RSA Conference Exhibit 2010
|Date(s)||March 4-8, 2019|
|Frequency||Several times a year|
|Country||USA, United Kingdom, Asia & Japan, United Arab Emirates|
|Previous event||Marina Bay Sands, Singapore; July 25-27, 2018|
|Next event||Moscone Center, San Francisco; March 4-8, 2019|
|Participants||IT Security Professionals|
|Sponsor||RSA Security, Intel, Microsoft|
The RSA Conference is a series of IT security conferences. Approximately 45,000 people attend one of the conferences each year. It was founded in 1991 as a small cryptography conference. RSA conferences take place in the United States, Europe, Asia, and the United Arab Emirates each year. The conference also hosts educational, professional networking, and awards programs.
The name RSA refers to the public-key encryption technology developed by RSA Data Security, Inc., which was founded in 1982. The abbreviation stands for Rivest, Shamir, and Adleman, the inventors of the technique. The idea for the first RSA conference was conceived in 1991 in a phone call between then RSA Security CEO Jim Bidzos and the Executive Director of the Electronic Privacy Information Center. The first conference had just one panel, called "DES and DSS: Standards of Choice." It focused on why attendees should not adopt DSS, a standard that was expected to challenge RSA Security's status as the de facto standard for digital signatures.:22–23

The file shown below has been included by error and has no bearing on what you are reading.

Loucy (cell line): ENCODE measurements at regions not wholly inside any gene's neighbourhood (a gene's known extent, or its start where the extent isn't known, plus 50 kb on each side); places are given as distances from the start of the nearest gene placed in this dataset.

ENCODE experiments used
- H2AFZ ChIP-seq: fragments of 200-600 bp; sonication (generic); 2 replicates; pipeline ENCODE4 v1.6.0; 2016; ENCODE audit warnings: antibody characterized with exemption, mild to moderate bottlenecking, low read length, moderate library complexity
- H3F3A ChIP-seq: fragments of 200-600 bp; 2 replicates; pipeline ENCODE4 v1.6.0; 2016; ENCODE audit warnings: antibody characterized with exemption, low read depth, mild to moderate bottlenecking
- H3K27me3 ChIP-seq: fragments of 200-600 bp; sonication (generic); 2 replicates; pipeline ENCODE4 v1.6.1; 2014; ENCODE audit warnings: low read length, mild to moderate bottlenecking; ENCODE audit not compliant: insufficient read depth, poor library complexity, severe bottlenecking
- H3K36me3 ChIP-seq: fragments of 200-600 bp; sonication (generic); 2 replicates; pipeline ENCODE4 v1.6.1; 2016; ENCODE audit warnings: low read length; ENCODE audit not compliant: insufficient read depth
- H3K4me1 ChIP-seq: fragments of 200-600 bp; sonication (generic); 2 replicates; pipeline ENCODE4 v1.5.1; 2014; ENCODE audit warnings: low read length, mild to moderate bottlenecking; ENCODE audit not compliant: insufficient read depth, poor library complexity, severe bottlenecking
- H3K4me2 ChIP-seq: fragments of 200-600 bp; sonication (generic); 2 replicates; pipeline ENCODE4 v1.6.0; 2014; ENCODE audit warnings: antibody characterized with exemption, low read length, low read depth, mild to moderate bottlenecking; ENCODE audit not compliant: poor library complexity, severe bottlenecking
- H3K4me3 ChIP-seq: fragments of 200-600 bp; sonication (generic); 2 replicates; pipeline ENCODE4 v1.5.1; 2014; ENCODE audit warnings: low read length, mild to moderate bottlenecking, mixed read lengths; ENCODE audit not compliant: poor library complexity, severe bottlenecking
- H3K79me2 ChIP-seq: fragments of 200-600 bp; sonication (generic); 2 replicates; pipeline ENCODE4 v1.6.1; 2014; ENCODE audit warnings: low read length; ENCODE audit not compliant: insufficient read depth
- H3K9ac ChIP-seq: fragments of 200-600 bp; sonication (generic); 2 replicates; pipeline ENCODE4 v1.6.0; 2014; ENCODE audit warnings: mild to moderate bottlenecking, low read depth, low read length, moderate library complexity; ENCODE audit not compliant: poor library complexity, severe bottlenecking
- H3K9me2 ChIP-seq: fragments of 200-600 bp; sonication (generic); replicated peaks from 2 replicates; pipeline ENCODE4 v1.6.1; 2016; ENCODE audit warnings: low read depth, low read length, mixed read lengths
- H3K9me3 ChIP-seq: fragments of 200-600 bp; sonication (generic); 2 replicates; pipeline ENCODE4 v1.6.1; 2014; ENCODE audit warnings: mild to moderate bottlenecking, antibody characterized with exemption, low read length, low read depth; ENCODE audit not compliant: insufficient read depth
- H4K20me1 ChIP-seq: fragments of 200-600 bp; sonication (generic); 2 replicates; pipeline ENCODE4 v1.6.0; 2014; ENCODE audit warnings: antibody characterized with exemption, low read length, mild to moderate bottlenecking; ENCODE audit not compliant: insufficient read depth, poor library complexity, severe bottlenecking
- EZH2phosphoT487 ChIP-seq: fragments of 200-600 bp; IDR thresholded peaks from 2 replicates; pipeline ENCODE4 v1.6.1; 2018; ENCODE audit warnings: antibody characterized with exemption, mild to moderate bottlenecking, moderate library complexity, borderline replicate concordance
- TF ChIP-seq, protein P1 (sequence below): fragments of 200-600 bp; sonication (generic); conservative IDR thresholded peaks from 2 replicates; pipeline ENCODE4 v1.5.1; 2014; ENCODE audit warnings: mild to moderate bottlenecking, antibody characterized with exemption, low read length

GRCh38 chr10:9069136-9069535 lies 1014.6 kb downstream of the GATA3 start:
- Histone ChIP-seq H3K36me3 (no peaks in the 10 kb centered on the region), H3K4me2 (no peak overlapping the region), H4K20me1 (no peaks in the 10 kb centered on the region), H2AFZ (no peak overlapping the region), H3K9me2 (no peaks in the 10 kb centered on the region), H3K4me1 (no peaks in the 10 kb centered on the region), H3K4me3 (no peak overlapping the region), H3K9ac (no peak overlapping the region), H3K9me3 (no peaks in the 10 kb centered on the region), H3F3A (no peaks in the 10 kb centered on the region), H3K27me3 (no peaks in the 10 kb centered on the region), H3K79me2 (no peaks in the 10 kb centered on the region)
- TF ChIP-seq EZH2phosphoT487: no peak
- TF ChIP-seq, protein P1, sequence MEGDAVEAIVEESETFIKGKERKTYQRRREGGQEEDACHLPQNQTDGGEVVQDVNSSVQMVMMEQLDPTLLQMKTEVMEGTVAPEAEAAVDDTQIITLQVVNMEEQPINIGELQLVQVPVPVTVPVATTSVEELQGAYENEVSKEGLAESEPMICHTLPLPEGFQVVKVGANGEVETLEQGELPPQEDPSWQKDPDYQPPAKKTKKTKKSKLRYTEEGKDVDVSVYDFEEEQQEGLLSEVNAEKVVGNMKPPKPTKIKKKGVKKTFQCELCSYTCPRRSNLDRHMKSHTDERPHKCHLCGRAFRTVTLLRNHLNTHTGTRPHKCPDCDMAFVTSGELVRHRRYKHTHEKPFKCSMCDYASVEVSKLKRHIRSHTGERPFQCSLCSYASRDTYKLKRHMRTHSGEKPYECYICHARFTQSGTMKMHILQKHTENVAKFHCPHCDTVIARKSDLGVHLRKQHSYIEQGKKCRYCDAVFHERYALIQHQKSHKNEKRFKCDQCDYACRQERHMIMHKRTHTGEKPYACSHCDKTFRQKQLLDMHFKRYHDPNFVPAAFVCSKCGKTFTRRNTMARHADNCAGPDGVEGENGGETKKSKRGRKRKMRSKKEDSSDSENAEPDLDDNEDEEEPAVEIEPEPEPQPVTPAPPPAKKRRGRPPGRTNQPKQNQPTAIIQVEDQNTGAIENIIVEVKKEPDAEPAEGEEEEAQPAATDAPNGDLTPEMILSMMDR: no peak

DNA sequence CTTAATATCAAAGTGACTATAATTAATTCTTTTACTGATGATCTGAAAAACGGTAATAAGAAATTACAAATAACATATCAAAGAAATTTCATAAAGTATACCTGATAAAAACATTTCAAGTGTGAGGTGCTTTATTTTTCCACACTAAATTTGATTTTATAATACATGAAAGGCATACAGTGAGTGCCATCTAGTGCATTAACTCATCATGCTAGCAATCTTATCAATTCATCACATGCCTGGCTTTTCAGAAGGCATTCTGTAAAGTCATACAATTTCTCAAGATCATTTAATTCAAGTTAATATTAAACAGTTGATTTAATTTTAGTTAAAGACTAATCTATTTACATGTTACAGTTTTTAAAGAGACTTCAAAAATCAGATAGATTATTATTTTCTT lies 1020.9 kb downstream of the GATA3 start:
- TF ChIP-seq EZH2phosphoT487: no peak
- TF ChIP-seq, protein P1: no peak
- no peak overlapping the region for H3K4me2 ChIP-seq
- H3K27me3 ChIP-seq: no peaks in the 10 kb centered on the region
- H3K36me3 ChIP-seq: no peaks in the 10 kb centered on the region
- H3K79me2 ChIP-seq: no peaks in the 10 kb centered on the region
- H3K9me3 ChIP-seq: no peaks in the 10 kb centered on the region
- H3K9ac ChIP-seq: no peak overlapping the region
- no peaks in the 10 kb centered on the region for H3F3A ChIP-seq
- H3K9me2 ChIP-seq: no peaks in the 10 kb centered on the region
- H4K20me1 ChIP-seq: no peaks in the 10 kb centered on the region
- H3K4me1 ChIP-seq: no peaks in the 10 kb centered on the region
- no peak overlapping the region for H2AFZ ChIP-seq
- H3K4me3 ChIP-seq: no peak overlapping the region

The event steadily grew and in 1993 it attracted more than 200 attendees.:24  Known for many years as the RSA Data Security Conference,  it eventually became just the RSA Conference. Over time the conference grew more business-oriented with an older demographic and more vendors, which led to competitive issues for a time in the 1990s; European competitors to RSA Security sometimes could not get a booth, so they hired people to pass out flyers at the RSA conference encouraging attendees to visit them at hotels nearby. In 1995 the conference criticized the Clipper Chip. If implemented, the chip would have given the U.S. government direct access to evidence on telecommunications devices with the chip installed. The conference put up posters with "Sink Clipper" in big letters. By 1997 the conference had grown to 2,500 attendees. The first European RSA Conference took place in 2000 and started with just 5 tracks.
According to Network World the conference's focus expanded from cryptography into a broader IT security conference with larger attendance in 2005, when Microsoft CEO Bill Gates did the keynote presentation. According to Bidzos, the purpose of the conference became "for all kinds of things: drive standards, organize some opposition to government policies, promote the RSA name, [and] give all of our customers an opportunity".:24 By 2008 the conference had 17,000 attendees and 375 participating IT security vendors. It had 18 tracks and 230 sessions.